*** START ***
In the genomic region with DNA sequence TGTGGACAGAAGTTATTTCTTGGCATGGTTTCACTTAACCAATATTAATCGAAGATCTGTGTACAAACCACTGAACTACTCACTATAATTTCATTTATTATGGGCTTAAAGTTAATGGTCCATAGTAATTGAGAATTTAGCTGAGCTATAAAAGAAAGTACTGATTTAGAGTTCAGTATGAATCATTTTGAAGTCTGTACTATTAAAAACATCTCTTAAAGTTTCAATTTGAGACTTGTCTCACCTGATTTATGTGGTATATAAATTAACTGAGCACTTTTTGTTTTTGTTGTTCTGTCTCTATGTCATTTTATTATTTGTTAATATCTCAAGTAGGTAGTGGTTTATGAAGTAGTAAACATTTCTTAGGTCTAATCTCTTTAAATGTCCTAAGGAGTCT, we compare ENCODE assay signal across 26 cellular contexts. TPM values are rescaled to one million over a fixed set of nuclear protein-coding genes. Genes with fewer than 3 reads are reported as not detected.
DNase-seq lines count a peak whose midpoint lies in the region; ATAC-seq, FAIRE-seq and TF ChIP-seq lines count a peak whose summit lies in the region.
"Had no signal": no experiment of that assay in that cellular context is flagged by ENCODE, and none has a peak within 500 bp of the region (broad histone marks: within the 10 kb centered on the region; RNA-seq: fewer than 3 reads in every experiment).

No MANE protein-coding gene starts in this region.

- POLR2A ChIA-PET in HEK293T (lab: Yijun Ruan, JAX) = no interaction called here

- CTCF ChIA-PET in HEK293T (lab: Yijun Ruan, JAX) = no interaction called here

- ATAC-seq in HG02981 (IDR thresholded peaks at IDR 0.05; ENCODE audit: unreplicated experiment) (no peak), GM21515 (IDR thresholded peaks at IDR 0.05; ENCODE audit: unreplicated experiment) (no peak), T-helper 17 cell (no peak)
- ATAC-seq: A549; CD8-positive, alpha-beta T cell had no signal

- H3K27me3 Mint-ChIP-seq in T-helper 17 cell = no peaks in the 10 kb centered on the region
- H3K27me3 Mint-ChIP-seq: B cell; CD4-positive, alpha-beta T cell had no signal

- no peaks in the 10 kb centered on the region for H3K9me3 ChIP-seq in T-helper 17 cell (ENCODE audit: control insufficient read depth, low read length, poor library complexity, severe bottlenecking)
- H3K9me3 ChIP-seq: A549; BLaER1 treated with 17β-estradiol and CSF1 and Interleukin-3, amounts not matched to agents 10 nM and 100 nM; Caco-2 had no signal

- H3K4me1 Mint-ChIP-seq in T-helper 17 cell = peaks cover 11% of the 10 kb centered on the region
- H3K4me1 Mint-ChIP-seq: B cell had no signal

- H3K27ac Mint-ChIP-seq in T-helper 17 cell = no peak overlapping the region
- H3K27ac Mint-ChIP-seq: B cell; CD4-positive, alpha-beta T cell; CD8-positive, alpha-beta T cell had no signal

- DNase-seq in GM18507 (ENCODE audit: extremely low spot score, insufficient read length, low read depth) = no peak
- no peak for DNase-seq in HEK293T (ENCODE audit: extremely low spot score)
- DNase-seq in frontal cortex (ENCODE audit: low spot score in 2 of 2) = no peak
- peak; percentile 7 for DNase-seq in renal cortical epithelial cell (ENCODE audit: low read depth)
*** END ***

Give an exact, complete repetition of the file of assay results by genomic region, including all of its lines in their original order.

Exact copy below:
In the genomic region with DNA sequence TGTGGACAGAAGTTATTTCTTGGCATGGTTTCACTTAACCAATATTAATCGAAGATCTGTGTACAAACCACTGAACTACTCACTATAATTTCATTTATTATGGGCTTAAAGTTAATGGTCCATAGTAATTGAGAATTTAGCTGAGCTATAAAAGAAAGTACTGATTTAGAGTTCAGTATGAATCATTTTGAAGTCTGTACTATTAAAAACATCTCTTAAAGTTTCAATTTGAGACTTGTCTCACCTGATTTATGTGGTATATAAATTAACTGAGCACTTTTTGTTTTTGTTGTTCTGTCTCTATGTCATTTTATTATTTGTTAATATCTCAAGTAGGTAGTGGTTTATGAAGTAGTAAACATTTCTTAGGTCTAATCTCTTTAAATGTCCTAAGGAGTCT, we compare ENCODE assay signal across 26 cellular contexts. TPM values are rescaled to one million over a fixed set of nuclear protein-coding genes. Genes with fewer than 3 reads are reported as not detected.
DNase-seq lines count a peak whose midpoint lies in the region; ATAC-seq, FAIRE-seq and TF ChIP-seq lines count a peak whose summit lies in the region.
"Had no signal": no experiment of that assay in that cellular context is flagged by ENCODE, and none has a peak within 500 bp of the region (broad histone marks: within the 10 kb centered on the region; RNA-seq: fewer than 3 reads in every experiment).

No MANE protein-coding gene starts in this region.

- POLR2A ChIA-PET in HEK293T (lab: Yijun Ruan, JAX) = no interaction called here

- CTCF ChIA-PET in HEK293T (lab: Yijun Ruan, JAX) = no interaction called here

- ATAC-seq in HG02981 (IDR thresholded peaks at IDR 0.05; ENCODE audit: unreplicated experiment) (no peak), GM21515 (IDR thresholded peaks at IDR 0.05; ENCODE audit: unreplicated experiment) (no peak), T-helper 17 cell (no peak)
- ATAC-seq: A549; CD8-positive, alpha-beta T cell had no signal

- H3K27me3 Mint-ChIP-seq in T-helper 17 cell = no peaks in the 10 kb centered on the region
- H3K27me3 Mint-ChIP-seq: B cell; CD4-positive, alpha-beta T cell had no signal

- no peaks in the 10 kb centered on the region for H3K9me3 ChIP-seq in T-helper 17 cell (ENCODE audit: control insufficient read depth, low read length, poor library complexity, severe bottlenecking)
- H3K9me3 ChIP-seq: A549; BLaER1 treated with 17β-estradiol and CSF1 and Interleukin-3, amounts not matched to agents 10 nM and 100 nM; Caco-2 had no signal

- H3K4me1 Mint-ChIP-seq in T-helper 17 cell = peaks cover 11% of the 10 kb centered on the region
- H3K4me1 Mint-ChIP-seq: B cell had no signal

- H3K27ac Mint-ChIP-seq in T-helper 17 cell = no peak overlapping the region
- H3K27ac Mint-ChIP-seq: B cell; CD4-positive, alpha-beta T cell; CD8-positive, alpha-beta T cell had no signal

- DNase-seq in GM18507 (ENCODE audit: extremely low spot score, insufficient read length, low read depth) = no peak
- no peak for DNase-seq in HEK293T (ENCODE audit: extremely low spot score)
- DNase-seq in frontal cortex (ENCODE audit: low spot score in 2 of 2) = no peak
- peak; percentile 7 for DNase-seq in renal cortical epithelial cell (ENCODE audit: low read depth)